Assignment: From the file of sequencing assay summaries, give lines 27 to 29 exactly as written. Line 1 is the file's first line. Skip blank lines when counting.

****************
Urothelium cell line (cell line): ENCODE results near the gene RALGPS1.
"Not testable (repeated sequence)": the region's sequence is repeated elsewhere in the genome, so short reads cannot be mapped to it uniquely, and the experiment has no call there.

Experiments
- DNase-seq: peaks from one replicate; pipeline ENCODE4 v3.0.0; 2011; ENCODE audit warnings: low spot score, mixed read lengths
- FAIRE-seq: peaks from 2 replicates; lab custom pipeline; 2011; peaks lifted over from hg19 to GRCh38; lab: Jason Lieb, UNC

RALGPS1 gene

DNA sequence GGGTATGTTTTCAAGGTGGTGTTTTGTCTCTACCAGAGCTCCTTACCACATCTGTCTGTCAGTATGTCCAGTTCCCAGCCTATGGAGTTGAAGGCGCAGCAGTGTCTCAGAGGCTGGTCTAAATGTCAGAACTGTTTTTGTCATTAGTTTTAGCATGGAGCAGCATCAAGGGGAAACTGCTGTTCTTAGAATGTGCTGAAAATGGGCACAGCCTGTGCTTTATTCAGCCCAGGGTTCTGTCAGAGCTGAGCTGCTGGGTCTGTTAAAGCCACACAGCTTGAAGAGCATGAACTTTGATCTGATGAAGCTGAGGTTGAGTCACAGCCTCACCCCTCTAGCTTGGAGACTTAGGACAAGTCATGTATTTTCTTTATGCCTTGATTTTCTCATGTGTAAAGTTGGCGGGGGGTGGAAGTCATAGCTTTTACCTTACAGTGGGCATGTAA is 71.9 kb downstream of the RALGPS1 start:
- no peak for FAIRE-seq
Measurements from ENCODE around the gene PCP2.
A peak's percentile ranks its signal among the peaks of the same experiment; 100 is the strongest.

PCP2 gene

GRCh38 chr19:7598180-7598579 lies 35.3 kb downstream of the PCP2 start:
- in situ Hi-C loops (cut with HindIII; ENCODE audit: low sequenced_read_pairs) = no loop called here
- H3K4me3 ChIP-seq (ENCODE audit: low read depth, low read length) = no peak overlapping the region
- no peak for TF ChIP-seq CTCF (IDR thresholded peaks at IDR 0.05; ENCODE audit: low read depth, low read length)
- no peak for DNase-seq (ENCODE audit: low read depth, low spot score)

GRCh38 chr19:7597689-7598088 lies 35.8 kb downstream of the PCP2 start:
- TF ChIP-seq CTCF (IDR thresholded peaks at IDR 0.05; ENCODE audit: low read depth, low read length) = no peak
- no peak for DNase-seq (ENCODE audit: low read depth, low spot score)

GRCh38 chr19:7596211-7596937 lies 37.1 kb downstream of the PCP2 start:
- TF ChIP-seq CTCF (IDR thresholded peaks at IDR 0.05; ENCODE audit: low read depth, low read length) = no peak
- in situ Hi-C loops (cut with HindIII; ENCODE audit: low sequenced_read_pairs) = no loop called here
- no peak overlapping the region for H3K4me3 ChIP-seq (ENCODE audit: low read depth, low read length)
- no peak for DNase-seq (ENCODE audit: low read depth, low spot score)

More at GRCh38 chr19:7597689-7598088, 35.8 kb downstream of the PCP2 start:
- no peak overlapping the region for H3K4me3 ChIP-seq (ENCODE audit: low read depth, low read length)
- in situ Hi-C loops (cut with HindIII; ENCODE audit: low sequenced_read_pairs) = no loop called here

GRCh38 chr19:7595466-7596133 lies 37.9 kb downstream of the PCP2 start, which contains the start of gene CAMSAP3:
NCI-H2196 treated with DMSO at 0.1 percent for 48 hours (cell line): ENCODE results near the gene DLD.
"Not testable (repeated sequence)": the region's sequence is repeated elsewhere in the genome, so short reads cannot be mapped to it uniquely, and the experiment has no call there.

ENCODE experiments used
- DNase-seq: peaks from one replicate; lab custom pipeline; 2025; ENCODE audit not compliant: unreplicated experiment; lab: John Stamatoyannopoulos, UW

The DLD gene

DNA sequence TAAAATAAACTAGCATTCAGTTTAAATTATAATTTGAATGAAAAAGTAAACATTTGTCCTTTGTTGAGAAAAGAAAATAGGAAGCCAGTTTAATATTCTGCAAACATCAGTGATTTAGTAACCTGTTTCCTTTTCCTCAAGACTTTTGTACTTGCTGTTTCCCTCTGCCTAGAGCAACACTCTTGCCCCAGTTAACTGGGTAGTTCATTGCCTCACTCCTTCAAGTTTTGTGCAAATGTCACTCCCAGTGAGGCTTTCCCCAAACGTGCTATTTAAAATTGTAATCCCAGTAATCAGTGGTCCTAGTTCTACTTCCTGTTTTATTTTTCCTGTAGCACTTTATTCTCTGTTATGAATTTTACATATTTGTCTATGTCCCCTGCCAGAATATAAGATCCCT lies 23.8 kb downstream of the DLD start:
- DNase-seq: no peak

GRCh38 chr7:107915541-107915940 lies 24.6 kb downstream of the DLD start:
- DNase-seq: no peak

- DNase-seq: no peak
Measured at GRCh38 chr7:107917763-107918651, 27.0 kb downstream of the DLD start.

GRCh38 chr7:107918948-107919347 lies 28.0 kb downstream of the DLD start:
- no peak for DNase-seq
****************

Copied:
- in situ Hi-C loops (cut with HindIII; ENCODE audit: low sequenced_read_pairs) = no loop called here

GRCh38 chr19:7595466-7596133 lies 37.9 kb downstream of the PCP2 start, which contains the start of gene CAMSAP3:
NCI-H2196 treated with DMSO at 0.1 percent for 48 hours (cell line): ENCODE results near the gene DLD.